WR 102

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WR 102
Observation data
Epoch J2000.0      Equinox J2000.0
Constellation Sagittarius
Right ascension  17h 45m 47.5s[1]
Declination −26° 10′ 27″[1]
Apparent magnitude (V) 14.10[2]
Evolutionary stage Wolf–Rayet star
Spectral type WO2[3]
B−V color index +0.77[4]
Parallax (π)0.3467 ± 0.0283[5] mas
Distance9,400 ± 800 ly
(2,900 ± 200 pc)
Absolute magnitude (MV)−1.71[2]
[6] M
Radius0.52[6] R
Luminosity380,000[6] L
Temperature210,000[3] K
Metallicity [Fe/H]0.0[3] dex
Other designations
V3893 Sagittarii, LS 4368, ALS 4368, Sand 4
Database references

WR 102 is a Wolf–Rayet star in the constellation Sagittarius, an extremely rare star on the WO oxygen sequence. It is a luminous and very hot star, highly evolved and close to exploding as a supernova.


WR 102 was first mentioned as the possible optical counterpart to a peculiar X-ray source GX 3+1.[7] However, it became clear that it was a separate object and in 1971 it was highlighted as a luminous star with unusual OVI emission lines in its spectrum.[8] It was classified as a WC star, an unusual one because of the highly ionised emission lines, and not the central star of a planetary nebula.[7][9] It was seen to vary in brightness and was given the variable star designation V3893 Sagittarii in the 62nd name-list of variable stars.[10]

Faint nebulosity was discovered around WR 102 in 1981 and was identified as a wind-blown bubble.[11] In 1982, a set of five luminous stars with highly ionised oxygen emission lines, including WR 102, was used to define the WO class of Wolf–Rayet stars. They were identified as highly evolved massive stars.[12]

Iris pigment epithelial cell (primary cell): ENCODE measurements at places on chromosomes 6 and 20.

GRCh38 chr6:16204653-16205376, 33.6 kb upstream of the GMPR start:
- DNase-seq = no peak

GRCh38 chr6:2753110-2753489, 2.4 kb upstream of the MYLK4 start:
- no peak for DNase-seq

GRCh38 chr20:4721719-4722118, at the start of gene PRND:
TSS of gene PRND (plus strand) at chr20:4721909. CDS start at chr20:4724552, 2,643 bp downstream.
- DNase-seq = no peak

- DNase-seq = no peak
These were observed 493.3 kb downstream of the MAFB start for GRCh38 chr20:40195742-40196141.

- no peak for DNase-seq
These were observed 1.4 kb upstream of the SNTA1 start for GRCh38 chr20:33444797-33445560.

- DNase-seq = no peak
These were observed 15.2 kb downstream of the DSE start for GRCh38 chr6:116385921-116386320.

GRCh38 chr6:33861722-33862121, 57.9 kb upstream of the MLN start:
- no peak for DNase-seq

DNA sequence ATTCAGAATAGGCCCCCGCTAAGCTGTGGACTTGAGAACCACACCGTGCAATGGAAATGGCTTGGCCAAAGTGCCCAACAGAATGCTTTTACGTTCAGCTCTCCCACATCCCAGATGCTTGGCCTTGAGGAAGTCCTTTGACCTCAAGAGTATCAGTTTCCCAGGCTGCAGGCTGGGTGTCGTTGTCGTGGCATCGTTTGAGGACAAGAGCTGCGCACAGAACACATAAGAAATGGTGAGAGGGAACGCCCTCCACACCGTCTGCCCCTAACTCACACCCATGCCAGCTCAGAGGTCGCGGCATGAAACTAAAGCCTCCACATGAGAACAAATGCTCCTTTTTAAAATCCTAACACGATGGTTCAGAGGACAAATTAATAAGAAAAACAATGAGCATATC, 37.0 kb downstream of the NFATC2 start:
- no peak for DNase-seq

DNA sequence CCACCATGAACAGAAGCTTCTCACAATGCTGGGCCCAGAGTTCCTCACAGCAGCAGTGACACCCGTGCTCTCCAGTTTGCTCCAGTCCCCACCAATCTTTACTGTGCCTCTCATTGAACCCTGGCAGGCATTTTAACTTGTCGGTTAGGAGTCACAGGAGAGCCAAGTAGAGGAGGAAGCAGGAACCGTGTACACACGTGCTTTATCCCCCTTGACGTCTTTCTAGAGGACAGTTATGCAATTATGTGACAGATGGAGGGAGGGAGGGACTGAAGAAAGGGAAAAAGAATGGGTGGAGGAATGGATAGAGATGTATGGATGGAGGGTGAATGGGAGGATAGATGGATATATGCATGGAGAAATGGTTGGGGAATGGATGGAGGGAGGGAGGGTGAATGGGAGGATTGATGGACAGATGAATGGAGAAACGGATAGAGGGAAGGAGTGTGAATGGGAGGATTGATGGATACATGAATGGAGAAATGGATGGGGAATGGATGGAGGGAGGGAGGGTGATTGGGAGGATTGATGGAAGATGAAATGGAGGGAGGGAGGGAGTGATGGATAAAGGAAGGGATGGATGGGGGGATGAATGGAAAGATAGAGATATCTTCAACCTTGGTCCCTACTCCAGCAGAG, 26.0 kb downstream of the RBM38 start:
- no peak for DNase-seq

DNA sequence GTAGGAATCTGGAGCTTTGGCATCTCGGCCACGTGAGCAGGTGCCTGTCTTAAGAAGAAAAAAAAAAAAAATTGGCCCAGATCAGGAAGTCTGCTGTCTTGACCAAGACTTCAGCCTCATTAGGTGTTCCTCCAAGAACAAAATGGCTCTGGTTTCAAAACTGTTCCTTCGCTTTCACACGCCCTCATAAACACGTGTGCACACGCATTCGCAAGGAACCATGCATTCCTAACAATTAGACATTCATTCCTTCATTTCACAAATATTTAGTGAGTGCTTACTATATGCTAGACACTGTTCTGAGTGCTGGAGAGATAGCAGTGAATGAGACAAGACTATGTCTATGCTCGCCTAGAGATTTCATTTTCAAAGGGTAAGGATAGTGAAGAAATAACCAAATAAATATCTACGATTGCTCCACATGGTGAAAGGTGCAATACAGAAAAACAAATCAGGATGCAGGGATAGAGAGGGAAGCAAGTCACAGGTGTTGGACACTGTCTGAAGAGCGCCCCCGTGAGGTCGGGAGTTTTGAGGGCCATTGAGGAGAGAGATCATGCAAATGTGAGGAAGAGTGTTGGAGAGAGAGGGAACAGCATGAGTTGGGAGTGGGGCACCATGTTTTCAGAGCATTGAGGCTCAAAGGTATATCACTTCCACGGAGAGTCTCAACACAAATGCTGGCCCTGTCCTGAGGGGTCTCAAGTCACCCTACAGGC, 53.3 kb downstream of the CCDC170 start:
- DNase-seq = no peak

Infrared image of the nebulosity around WR 102 (WISE)

WR 102, of spectral classification WO2, is one of the very few known oxygen-sequence Wolf–Rayet stars, just four in the Milky Way galaxy and five in external galaxies. It is also the hottest known, with a surface temperature of 210,000 K. Modelling the atmosphere gives a luminosity around 282,000 L,[3] while calculations from brightness and distance gives luminosity of 380,000 L with a distance of 2,900±200 parsec.[5][6] It is a very small dense star, with a radius around 0.58 R and a mass of 16.7 M.[6]

Very strong stellar winds with a terminal velocity of 5,000 kilometers per second are causing WR 102 to lose 10−5 M/year.[2] For comparison, the Sun loses (2-3) x 10−14 solar masses per year due to its solar wind, several hundred million times less than WR 102. These winds and the strong ultraviolet radiation from the hot star have compressed and ionised the surrounding interstellar material into a complex series of arcs described as the bubble type of Wolf–Rayet nebula.[13]

Evolutionary status[edit]

WO stars are the last evolutionary stage of the most massive stars before exploding as supernovae.[14] It is very likely that WR 102 is on its last stages of nuclear fusion, near or beyond the end of helium burning.[15]

It has been calculated that WR 102 will explode as a supernova within 1,500 years.[3] High mass and rapid rotation would make a gamma-ray burst (GRB) possible,[14] but it is unclear if WR 102 is rotating rapidly.[3] It was previously thought that the projected rotation velocity within the stellar wind could be as fast as 1,000 km/s [2] but spectropolarimetric observations seem to indicate that if WR 102 is rotating, it is rotating at a much lower speed.[16]

See also[edit]


  1. ^ a b Dufton, P. L.; Smartt, S. J.; Hambly, N. C. (2001). "A UKST survey of blue objects towards the Galactic centre - seven additional fields" (PDF). Astronomy and Astrophysics. 373 (2): 608–624. Bibcode:2001A&A...373..608D. doi:10.1051/0004-6361:20010613. ISSN 0004-6361.